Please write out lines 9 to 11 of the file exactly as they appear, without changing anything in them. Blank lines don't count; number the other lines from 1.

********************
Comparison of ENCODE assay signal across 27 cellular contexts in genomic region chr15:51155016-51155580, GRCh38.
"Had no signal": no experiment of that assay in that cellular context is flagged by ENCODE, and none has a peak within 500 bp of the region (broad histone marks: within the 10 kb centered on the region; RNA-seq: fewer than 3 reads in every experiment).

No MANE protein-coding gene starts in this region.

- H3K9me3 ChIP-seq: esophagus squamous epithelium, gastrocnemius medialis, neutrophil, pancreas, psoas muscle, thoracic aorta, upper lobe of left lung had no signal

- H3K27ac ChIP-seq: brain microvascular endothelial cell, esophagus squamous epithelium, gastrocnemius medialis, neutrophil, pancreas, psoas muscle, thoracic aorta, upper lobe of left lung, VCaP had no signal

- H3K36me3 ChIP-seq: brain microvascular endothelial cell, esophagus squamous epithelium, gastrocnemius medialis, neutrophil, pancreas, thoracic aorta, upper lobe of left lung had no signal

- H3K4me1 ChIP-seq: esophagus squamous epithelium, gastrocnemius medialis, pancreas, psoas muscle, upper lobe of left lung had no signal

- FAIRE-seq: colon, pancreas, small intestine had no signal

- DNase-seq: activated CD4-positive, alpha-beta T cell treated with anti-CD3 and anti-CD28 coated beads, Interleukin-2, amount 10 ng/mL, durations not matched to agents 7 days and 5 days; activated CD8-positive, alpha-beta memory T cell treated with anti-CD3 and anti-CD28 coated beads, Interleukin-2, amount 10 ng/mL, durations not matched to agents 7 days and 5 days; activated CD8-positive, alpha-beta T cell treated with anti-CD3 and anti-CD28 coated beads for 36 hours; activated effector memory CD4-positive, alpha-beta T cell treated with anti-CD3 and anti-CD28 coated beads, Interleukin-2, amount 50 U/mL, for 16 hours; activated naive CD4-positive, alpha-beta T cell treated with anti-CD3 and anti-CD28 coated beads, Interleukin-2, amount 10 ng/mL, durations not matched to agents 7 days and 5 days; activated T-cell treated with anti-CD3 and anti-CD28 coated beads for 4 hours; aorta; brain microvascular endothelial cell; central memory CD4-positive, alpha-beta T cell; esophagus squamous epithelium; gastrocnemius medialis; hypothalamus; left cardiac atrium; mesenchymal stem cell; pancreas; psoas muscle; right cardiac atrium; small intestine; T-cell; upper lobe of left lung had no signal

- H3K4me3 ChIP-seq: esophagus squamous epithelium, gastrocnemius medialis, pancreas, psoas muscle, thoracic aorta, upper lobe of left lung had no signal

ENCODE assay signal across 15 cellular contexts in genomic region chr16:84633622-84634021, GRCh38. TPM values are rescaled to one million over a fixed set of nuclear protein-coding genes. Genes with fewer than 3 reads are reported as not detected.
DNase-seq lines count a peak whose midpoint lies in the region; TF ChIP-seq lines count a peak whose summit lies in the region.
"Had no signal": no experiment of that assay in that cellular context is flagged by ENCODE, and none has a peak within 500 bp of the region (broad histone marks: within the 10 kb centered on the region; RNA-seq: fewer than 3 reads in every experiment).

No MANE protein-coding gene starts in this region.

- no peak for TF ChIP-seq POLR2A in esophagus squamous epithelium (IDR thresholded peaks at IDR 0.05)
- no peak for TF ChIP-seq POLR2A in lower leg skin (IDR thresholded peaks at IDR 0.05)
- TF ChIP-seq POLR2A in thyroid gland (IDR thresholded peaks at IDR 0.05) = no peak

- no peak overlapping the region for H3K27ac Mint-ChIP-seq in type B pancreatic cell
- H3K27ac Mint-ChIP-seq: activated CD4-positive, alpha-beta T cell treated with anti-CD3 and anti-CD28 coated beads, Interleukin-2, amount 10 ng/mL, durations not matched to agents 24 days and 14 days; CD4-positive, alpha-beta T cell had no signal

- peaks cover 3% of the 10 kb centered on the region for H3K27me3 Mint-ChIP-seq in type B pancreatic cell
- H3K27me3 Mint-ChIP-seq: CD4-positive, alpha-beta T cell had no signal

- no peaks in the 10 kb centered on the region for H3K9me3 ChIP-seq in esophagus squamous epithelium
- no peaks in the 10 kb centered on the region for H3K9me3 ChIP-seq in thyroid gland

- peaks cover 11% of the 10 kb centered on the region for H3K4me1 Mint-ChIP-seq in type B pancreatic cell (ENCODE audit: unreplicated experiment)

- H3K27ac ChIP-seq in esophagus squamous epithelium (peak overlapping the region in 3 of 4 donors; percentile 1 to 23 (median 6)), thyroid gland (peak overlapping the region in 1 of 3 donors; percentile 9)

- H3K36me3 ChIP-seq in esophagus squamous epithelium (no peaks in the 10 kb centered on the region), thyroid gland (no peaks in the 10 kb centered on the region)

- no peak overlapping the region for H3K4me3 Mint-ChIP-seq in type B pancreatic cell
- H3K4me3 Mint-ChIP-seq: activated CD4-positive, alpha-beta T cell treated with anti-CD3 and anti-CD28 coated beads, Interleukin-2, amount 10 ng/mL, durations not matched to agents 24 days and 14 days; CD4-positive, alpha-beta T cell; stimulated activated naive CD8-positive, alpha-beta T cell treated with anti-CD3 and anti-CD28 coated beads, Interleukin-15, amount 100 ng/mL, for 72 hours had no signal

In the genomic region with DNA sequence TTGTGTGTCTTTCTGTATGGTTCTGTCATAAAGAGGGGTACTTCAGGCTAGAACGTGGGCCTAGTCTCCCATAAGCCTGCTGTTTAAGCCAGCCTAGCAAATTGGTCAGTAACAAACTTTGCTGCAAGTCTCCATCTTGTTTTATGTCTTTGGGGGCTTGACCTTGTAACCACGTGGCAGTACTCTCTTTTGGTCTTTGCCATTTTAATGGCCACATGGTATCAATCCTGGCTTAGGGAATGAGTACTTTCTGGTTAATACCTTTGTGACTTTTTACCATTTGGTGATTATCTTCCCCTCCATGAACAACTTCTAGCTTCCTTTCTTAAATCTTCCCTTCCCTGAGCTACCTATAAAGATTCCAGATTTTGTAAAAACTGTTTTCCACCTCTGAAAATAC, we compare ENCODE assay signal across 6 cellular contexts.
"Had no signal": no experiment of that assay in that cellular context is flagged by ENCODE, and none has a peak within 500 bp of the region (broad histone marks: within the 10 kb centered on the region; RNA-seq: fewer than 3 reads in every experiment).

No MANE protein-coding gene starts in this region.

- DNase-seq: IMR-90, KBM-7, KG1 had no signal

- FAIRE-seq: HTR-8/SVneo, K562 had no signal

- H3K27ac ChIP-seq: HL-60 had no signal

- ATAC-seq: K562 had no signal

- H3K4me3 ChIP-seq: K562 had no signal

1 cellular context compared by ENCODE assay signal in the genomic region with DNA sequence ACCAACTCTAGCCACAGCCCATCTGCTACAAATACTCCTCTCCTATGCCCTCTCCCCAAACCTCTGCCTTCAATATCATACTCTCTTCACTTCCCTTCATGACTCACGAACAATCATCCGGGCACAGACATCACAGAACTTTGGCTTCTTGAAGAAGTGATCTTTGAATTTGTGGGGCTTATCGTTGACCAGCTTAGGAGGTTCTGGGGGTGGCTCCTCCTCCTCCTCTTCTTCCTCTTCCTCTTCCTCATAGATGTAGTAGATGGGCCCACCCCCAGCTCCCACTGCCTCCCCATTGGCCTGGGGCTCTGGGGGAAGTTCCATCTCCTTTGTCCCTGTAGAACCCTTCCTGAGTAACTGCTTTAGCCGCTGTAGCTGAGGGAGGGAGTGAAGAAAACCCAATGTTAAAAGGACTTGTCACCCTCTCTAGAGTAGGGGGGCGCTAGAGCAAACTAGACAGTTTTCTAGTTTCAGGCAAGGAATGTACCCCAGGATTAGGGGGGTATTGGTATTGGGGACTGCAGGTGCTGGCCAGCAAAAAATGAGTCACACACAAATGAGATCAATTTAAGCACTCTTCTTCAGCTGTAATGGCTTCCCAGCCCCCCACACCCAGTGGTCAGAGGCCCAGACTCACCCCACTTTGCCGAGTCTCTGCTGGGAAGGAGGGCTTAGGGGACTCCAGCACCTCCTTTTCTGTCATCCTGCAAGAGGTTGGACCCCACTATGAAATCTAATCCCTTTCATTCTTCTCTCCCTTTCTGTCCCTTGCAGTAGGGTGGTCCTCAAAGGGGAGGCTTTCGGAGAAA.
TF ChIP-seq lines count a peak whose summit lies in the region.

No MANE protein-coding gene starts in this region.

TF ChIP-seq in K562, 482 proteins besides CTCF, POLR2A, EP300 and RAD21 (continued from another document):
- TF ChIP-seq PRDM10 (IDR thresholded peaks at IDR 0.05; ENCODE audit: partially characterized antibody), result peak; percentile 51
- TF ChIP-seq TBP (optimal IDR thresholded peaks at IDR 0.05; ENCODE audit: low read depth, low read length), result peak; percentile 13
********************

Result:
- DNase-seq: activated CD4-positive, alpha-beta T cell treated with anti-CD3 and anti-CD28 coated beads, Interleukin-2, amount 10 ng/mL, durations not matched to agents 7 days and 5 days; activated CD8-positive, alpha-beta memory T cell treated with anti-CD3 and anti-CD28 coated beads, Interleukin-2, amount 10 ng/mL, durations not matched to agents 7 days and 5 days; activated CD8-positive, alpha-beta T cell treated with anti-CD3 and anti-CD28 coated beads for 36 hours; activated effector memory CD4-positive, alpha-beta T cell treated with anti-CD3 and anti-CD28 coated beads, Interleukin-2, amount 50 U/mL, for 16 hours; activated naive CD4-positive, alpha-beta T cell treated with anti-CD3 and anti-CD28 coated beads, Interleukin-2, amount 10 ng/mL, durations not matched to agents 7 days and 5 days; activated T-cell treated with anti-CD3 and anti-CD28 coated beads for 4 hours; aorta; brain microvascular endothelial cell; central memory CD4-positive, alpha-beta T cell; esophagus squamous epithelium; gastrocnemius medialis; hypothalamus; left cardiac atrium; mesenchymal stem cell; pancreas; psoas muscle; right cardiac atrium; small intestine; T-cell; upper lobe of left lung had no signal

- H3K4me3 ChIP-seq: esophagus squamous epithelium, gastrocnemius medialis, pancreas, psoas muscle, thoracic aorta, upper lobe of left lung had no signal

ENCODE assay signal across 15 cellular contexts in genomic region chr16:84633622-84634021, GRCh38. TPM values are rescaled to one million over a fixed set of nuclear protein-coding genes. Genes with fewer than 3 reads are reported as not detected.